Venice is a city of natural mystery. It’s streets are a medieval maze whose twists and turns and dead ends comprise the root system of the stone buildings grown up up to hide them even from maps. At 2 am its empty streets have all the charm of a child’s sudden frightening loneliness, but to a stumbling Festival goer it’s just another case of where the f am I.
The Venice canal system makes much more sense, but with patience a trek through the maze of alleyways has as mysterious a charm as any writer could hope for in stirring the ashes for some ember or spark of meaningful creativity.
The festival rocks with a variety of offerings, but I am so jet lagged that working for the various sponsors alternatively has more than a little appeal to pass catatonic time.
I have been blessed to see some very visually beautiful offerings like Queen, Zwartboek, Black Dahlia, the extraordinary eye candy called The Fountain, and the anime flick Paprika. After Cannes 2005, I was determined to bring "product". While vacationing in LA from Taos, New Mexico (sounds strange doesn’t it.) I had an animation revelation, bought a wacom digital tablet and began animating away for about a month. I came up with 3 sets of close up key frames involving 2 political leaders of our day. With them come my pitch for a feature length animation project of political impact with innovative narrative stream. All life is politics, after all. From the simplest to the grandest levels of organization, it is about the units of organization negotiating with the environment, and after Stephen Frears spokes with us I wanted to pitch to him. After deliberating the merits of an 18 euro gazpacho and deciding to find food elsewhere, I passed Mr. Frears on the way out as he was sitting with someone and looking at least a little receptive to my approach, but my mind was too scattered. I needed to first eat, and then return with renewed energy. By then he had eaten and checked out, though a final message was left in his box with a copy of one of the key frames. So it goes. As a wise person once said, "Be ready."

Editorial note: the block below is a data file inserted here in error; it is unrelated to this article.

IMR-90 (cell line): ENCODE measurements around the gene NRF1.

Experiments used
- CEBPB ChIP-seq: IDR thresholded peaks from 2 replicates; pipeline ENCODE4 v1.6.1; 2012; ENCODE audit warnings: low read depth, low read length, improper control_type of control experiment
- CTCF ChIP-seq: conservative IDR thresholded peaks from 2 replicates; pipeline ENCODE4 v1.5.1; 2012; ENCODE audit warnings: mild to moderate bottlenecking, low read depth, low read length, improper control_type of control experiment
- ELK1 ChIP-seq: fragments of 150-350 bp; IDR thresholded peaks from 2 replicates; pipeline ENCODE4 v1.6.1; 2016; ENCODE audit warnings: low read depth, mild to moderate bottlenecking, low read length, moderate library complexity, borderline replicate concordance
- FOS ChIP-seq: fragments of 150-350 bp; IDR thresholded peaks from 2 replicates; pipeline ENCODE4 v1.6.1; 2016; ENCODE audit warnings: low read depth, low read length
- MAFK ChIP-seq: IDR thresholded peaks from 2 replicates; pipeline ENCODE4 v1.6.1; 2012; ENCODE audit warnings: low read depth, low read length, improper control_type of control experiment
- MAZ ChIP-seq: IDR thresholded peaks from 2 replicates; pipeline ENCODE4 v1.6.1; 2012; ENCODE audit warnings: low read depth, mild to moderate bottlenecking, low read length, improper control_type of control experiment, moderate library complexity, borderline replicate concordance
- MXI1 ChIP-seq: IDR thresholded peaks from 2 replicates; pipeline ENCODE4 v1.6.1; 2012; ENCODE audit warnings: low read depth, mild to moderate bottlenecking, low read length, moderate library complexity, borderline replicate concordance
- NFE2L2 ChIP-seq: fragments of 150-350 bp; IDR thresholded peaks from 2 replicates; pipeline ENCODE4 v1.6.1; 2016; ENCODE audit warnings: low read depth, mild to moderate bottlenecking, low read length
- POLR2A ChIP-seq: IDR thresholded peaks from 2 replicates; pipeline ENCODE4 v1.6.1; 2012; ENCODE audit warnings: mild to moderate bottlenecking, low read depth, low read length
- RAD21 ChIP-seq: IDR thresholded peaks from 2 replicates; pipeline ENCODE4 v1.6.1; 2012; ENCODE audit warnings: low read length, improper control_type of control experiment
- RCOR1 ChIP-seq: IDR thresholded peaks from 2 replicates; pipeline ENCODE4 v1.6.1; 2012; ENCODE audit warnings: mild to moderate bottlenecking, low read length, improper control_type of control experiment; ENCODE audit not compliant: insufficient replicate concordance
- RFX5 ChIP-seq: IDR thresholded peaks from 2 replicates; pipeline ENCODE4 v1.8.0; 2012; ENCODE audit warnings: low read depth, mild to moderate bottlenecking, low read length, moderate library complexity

Patience is a good thing to have. I share a room with Jack. Our room is the smallest dorm room ever. Maybe you heard I locked him in and he had to escape by gondola over a side canal which runs under our window. What a stud.
Pip Chodorofsky, a Cannes mentor, had a side show venue right near the Excelsior hotel where all the social action is rumored to take place. It is a "shorts" venue which offered a wide range of viewing over about an hour and a half.
Between the lost luggage, bad diet, late nights, early mornings and lack of some to throw a disk with, its all good. I’m having a blast.
Marty Meltzer, Venice 9/05/06